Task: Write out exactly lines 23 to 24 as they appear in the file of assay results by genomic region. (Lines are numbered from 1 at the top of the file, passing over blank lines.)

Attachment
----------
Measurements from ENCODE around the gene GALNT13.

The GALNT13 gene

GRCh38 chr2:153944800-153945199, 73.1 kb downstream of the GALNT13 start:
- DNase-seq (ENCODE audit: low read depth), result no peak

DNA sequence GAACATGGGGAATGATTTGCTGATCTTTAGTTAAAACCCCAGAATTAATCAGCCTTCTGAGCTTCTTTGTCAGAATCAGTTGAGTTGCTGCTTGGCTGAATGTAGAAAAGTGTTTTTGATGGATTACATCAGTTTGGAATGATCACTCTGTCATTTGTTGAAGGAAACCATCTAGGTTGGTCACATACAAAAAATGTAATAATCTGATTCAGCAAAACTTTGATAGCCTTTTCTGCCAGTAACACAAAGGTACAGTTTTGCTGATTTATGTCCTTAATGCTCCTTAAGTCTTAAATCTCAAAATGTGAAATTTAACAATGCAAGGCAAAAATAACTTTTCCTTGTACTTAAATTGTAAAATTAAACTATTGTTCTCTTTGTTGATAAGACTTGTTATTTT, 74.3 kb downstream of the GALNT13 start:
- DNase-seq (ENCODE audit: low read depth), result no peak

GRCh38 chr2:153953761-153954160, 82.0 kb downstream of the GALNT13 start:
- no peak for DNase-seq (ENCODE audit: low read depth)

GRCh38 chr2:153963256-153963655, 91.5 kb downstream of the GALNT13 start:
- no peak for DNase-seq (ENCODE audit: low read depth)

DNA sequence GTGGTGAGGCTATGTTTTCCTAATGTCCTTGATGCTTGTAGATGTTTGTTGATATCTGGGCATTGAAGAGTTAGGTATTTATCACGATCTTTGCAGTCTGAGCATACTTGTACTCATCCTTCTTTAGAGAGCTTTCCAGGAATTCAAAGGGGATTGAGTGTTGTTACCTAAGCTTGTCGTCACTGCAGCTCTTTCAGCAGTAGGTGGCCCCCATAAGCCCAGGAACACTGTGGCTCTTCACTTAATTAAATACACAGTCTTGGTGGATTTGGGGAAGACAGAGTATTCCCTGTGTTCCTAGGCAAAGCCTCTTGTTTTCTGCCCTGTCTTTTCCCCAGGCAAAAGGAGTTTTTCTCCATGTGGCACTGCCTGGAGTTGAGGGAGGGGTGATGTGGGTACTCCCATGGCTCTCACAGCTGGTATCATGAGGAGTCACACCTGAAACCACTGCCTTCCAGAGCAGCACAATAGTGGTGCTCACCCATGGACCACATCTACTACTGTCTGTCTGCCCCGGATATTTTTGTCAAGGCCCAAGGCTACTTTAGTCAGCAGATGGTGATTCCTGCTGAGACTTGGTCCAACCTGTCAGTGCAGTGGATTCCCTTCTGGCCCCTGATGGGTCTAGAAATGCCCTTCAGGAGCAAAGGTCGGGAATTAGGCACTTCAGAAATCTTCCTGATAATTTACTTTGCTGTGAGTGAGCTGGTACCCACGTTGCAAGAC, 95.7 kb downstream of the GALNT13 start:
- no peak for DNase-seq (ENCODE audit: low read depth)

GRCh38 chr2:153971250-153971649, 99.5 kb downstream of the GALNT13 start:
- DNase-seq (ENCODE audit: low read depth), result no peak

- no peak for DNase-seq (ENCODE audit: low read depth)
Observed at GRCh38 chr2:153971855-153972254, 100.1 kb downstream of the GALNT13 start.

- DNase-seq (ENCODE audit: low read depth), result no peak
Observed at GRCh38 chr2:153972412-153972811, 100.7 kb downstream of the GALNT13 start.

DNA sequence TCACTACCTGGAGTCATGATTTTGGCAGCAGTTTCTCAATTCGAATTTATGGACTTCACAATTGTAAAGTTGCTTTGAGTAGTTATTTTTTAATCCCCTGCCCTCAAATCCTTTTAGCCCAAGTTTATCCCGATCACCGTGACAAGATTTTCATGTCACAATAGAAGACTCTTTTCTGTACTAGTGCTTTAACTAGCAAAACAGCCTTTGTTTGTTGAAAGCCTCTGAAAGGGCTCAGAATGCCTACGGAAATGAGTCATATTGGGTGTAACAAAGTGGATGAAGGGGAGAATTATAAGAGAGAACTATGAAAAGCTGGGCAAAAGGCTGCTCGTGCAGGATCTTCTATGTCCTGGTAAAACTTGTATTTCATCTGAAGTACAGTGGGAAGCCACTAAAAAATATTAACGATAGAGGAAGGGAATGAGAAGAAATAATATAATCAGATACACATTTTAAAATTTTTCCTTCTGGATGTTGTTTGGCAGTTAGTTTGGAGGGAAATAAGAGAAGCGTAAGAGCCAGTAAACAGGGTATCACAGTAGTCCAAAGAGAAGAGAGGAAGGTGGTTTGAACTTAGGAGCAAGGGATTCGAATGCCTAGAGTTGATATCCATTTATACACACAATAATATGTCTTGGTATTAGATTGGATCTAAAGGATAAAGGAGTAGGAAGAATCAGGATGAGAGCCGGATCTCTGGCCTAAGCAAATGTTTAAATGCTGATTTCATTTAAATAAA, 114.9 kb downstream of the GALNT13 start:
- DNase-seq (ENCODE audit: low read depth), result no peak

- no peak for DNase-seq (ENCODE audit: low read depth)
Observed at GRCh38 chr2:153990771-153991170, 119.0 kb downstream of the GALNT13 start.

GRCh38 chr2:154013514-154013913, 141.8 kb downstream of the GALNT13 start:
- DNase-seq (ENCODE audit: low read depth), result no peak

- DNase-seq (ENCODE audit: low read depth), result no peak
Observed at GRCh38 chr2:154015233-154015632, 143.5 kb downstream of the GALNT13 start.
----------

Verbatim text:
GRCh38 chr2:154013514-154013913, 141.8 kb downstream of the GALNT13 start:
- DNase-seq (ENCODE audit: low read depth), result no peak